Shaft-Drive V-Twin: 1974 Moto Guzzi V7 Sport

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This 1974 Moto Guzzi V7 Sport (chassis DGM9104OM) has been owned by the seller for the last 20 years, during which it’s been fitted with a few subtle upgrades to increase comfort and usability. It’s not mentioned whether the bike is a survivor or has been reconditioned at some point, but visuals suggest it could be the former, with 29k miles on the odometer. A bin of spare parts as well as some originals that have been removed will also be included, though we’d probably leave it as-is. Find it here on eBay in Portland, Oregon with no reserve. Photos are a bit distant so it’s tough to get a detailed read on cosmetics, but everything seems to be pretty good from 10 feet or so. Deep black paint appears to hold a good shine, the seat doesn’t show any rips or fading, while the polished fenders and pipes look good too. A set of BUB mufflers have been fitted and should sound really nice. The original pipes have been retained separately, and will be included in the sale along with other extra parts such as the original bars, fuel petcocks and a set of of head and crossover pipes that were never installed. Unfortunately there are no close-up shots of the 750cc V-twin, but it sounds like it’s in good running condition by the seller’s description. It breathes through twin Dell’Orto carbs fitted with K&N filters, and the original Le Mans-style shift drum has been converted to a more conventional one-down, four-up shift pattern.

Missed Opportunities: 111-Mile 1981 Yamaha TT 500

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This 1981 Yamaha TT 500 (VIN 2Y0000743) is the trail-only variant of the XT Enduro machine that sold well throughout the late 70’s. The bike is claimed to have accumulated just 111 miles since it was new, and remains in a highly preserved state. Its big 499cc single was just given an oil change and tuneup, and is said to start easily and run very well. These are great looking bikes, and plenty fast too. Find this one here on eBay in Abilene, Kansas for $5,800 OBO. Apart from a few minor scuffs to the plastics and slightly dulled white paint, cosmetics appear very good all over. Notably, head and tail lights were added at some point, but the lack of turn signals and gauges means the trail is still its home. The seat vinyl, fork boots, grips and tires all look very good, and there’s no sign of rust on the frame or its hardware. The OHC four-stroke was rated at 27 HP when new, routed through a wide-ratio 5-speed gearbox. The seller says an oil change and tuneup were just completed, and that the motor is in good overall health. Cosmetics look very good here too, with no signs of hardware corrosion, cable damage or surface oxidation. These versatile bikes were known as good trail handlers, and were pretty fast with plenty of low-end torque as well. Getting this one out on the trail and getting it muddied up for the first time might not be easy, but it’d definitely be fun.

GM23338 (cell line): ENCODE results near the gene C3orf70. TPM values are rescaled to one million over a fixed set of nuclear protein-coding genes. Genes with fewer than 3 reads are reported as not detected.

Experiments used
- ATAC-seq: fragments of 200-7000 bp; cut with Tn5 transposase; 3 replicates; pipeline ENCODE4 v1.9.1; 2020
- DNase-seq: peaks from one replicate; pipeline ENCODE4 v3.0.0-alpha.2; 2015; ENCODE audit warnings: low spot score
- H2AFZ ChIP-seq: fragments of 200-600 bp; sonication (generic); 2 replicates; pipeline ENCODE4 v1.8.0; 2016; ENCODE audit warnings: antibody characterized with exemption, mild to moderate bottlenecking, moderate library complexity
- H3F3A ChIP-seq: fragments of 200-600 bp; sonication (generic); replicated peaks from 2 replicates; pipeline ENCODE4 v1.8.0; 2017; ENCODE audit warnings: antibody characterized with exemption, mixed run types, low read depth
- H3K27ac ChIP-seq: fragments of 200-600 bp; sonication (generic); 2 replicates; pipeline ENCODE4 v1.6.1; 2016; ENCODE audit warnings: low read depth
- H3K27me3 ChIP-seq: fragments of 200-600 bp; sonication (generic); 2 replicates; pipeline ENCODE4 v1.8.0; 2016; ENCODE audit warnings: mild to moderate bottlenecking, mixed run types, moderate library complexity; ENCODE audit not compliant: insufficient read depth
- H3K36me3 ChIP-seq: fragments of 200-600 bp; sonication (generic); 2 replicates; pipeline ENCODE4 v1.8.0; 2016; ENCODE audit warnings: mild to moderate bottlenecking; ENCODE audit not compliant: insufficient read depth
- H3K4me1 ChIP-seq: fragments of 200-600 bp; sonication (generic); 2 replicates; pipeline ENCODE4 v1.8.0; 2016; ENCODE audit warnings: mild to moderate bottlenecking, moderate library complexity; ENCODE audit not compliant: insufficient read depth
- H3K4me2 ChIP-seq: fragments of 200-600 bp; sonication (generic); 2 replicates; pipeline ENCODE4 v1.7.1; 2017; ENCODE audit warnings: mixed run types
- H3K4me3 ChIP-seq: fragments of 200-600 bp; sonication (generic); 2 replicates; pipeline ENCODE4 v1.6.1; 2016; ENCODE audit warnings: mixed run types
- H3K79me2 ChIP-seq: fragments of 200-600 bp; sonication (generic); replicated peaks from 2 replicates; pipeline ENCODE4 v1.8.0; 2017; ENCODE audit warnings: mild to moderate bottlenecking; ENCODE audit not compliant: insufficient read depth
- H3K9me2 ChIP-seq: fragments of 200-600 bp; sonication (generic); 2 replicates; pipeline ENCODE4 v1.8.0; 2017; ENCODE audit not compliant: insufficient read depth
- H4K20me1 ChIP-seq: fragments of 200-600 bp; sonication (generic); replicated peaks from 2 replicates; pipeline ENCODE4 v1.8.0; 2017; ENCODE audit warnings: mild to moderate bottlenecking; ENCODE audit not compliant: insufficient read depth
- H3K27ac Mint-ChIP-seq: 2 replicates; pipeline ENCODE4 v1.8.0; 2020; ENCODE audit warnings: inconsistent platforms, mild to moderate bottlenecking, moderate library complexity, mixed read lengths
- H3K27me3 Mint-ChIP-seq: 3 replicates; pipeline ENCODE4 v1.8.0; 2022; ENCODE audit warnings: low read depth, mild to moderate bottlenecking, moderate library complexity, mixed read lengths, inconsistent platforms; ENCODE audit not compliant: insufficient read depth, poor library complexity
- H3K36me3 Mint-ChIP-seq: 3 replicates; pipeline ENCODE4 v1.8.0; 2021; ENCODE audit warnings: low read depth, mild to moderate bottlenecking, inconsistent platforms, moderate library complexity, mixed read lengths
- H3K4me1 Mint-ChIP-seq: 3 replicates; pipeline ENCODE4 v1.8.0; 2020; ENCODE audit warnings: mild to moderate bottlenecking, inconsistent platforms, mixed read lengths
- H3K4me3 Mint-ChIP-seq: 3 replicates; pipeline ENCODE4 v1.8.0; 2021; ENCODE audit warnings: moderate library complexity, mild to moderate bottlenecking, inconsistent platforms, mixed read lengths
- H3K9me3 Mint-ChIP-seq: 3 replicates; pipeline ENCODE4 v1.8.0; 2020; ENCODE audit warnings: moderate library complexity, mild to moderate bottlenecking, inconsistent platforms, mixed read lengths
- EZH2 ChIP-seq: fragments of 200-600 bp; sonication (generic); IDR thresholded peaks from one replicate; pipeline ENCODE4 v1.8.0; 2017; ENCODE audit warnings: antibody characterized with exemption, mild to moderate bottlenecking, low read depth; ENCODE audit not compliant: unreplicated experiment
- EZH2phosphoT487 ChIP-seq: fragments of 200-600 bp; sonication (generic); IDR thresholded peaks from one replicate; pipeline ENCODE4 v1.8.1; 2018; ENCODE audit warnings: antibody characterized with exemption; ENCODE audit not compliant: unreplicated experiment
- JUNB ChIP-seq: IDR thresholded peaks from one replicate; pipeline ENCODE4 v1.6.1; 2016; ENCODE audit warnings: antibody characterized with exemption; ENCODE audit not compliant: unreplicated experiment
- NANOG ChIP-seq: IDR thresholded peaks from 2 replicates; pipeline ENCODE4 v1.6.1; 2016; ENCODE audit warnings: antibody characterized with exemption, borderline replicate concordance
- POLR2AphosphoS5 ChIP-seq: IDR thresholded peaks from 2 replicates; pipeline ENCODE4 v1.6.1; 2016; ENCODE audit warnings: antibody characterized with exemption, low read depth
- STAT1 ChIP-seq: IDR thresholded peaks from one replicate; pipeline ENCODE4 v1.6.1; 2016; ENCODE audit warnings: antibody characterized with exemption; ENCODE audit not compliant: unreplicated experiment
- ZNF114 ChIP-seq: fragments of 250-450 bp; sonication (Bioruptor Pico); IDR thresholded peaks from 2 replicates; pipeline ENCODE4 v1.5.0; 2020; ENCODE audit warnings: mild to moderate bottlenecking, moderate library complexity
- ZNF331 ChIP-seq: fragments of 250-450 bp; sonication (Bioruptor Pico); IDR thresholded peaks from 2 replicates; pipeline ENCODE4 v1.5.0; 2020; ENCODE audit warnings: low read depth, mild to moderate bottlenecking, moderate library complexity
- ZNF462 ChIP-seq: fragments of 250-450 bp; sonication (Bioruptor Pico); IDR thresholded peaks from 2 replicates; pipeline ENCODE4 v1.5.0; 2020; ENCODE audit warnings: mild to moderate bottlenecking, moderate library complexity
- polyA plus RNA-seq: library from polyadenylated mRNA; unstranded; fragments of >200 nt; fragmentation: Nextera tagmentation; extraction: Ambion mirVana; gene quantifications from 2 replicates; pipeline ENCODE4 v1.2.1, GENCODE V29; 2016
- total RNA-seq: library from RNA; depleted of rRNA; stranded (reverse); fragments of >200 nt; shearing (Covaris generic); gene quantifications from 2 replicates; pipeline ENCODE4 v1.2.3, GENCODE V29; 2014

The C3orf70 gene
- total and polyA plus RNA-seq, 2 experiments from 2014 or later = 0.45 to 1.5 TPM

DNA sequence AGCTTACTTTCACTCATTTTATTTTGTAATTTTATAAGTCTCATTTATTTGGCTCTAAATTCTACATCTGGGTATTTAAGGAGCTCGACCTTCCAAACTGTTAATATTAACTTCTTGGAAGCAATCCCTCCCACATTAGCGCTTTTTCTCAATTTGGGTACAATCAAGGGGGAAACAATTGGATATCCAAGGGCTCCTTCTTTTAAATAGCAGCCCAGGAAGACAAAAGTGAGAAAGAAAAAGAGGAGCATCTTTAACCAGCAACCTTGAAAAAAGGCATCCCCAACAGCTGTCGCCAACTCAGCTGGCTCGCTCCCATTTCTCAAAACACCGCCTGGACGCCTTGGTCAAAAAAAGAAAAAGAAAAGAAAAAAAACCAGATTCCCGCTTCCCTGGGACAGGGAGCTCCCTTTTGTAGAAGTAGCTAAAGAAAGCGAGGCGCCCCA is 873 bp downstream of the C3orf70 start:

Quattro non Sei: 1983 Benelli 654 Sport

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This 1983 Benelli 654 Sport is said to be entirely original, fully functional and in good running condition, though unfortunately the ad gives no historical background or servicing info. The bike is currently without its nose piece fairing, and though we don’t know if it’s included in the sale, we dig the naked look. Six-cylinder Benellis get all the attention, but this is a sharp looking and uncommon bike. Find it here on Gallery Aaldering in Brummen, Netherlands for 8,700 euros (-$10k USD today). Bright red paint retains a good shine from all provided angles, and there’s no evidence of damage to the fairings, side caps or tank that we can see. Graphics and badging look good too, and stainless pieces are bright and unmarred. The seat shows some minor fade and wear, but that’s expected on a machine that’s been ridden. Factory 12 spoke wheels are wearing mismatched, older-looking rubber. The cockpit makes use of clip-on style bars and a twin-dial instrument layout. A few issues worth noting here are slightly hazy warning light lenses and gauge glasses, but the rest of the plastic areas look good, and we don’t see any hardware corrosion. All electrics are said to be working properly, and there’s a bit over 12,200 kilometers shown on the odometer. Note the 9,500 RPM redline as well. The 604cc four breathes through a quartet of Dell’Orto carbs, and pushes 60 HP through a 5-speed transmission. There’s no mention of maintenance records or recent servicing, but the ad does claim that the bike runs well nonetheless. From a cosmetic standpoint the motor presents very well. While it maybe not as desirable as a Sei, this is still an interesting and fairly scarce bike, especially here in the US.